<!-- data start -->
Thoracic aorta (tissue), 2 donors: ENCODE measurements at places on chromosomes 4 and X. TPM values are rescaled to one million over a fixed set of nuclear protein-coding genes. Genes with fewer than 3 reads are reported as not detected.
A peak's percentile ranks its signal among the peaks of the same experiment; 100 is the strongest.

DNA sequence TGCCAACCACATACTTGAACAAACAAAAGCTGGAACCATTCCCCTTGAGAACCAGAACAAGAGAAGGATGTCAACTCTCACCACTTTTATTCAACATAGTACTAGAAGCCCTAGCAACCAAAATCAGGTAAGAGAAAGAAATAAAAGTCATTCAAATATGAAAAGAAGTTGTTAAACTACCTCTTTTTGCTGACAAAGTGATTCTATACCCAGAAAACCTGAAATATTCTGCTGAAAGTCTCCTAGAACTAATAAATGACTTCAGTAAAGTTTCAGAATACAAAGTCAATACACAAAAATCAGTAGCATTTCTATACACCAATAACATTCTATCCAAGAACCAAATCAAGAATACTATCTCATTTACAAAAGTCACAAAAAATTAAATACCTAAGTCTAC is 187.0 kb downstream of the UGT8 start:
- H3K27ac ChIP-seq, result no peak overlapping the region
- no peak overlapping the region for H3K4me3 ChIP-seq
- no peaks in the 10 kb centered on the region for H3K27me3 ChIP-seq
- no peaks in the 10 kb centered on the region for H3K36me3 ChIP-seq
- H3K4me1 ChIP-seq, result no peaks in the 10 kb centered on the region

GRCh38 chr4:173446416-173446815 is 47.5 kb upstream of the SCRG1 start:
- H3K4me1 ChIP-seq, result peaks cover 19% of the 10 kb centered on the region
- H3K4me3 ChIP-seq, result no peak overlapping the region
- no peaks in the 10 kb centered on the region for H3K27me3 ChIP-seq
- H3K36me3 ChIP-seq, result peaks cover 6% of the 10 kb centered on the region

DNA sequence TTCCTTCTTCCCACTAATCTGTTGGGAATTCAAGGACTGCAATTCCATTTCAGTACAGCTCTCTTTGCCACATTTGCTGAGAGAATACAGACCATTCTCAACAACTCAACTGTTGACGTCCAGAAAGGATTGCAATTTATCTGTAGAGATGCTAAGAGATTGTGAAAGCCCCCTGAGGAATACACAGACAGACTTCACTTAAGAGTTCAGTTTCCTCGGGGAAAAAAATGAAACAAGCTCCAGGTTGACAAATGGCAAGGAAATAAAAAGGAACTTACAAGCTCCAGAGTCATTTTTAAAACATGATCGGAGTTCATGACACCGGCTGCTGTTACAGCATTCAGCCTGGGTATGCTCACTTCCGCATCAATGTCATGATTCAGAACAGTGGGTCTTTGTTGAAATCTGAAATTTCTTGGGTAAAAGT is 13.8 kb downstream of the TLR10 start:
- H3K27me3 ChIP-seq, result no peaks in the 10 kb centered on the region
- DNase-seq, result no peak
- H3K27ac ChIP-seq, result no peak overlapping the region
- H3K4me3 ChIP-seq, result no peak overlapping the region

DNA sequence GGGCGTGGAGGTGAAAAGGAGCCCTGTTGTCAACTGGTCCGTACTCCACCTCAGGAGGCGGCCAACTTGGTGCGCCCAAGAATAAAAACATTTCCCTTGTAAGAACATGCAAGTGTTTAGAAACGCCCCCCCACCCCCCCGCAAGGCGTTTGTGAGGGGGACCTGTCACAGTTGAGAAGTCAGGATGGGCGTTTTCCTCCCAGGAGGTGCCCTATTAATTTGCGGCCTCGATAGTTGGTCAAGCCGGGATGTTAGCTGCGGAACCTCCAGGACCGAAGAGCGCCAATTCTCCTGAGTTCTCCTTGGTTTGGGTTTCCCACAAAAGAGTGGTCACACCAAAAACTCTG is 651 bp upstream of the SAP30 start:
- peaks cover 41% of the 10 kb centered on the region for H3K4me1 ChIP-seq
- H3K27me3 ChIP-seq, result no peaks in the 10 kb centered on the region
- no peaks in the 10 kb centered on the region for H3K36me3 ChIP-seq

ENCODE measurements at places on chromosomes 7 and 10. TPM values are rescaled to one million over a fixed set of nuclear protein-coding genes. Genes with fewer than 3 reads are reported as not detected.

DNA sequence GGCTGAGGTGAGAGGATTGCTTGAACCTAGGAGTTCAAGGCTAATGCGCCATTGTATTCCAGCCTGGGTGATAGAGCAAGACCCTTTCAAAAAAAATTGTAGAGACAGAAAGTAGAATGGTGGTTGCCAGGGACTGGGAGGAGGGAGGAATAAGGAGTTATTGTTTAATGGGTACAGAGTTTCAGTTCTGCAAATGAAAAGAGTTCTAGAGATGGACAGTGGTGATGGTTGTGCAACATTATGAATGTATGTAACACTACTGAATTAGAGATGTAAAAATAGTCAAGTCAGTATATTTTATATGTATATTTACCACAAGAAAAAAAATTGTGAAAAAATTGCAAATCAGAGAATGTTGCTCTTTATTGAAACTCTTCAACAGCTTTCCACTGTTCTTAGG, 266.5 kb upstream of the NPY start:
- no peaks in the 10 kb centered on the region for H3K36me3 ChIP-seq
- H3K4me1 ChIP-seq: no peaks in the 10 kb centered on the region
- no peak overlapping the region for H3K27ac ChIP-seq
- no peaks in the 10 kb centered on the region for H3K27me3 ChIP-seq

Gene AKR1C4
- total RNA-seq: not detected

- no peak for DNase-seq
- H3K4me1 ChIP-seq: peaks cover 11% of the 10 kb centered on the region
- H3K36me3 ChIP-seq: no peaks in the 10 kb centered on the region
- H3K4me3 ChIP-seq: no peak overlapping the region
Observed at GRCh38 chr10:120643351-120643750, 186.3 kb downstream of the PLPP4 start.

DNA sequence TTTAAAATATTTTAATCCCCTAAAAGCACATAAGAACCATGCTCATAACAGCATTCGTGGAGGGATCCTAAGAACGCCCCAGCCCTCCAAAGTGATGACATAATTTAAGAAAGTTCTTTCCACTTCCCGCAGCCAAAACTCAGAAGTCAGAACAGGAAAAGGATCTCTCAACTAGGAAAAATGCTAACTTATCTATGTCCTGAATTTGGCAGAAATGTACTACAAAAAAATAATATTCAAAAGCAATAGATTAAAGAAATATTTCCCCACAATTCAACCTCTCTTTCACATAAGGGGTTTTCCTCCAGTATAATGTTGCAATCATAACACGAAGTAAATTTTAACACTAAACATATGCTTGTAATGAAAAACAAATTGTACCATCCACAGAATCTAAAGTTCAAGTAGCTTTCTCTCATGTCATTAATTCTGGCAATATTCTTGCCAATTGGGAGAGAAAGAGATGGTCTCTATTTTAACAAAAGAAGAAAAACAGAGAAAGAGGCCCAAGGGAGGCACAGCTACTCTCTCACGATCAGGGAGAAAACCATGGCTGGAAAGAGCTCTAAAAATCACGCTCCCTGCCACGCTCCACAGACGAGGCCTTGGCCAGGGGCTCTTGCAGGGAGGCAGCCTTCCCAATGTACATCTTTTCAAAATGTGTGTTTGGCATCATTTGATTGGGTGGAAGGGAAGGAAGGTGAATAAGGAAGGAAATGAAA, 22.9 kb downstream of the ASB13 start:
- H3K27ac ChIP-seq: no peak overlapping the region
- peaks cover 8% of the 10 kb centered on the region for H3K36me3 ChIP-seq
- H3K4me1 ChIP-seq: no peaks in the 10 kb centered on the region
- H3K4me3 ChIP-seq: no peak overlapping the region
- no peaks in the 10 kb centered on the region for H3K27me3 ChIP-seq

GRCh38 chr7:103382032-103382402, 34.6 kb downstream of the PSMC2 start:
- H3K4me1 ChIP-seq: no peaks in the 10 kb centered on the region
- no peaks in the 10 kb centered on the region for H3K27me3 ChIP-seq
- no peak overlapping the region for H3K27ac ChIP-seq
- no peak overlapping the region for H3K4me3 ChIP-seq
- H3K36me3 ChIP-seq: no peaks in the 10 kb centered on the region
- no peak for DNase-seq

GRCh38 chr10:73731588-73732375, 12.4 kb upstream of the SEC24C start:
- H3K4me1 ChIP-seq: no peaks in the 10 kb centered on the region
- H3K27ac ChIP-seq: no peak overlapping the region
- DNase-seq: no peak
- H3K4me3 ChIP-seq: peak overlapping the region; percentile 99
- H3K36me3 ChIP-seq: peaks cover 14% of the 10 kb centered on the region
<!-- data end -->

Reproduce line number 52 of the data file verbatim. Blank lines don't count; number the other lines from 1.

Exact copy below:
- DNase-seq: no peak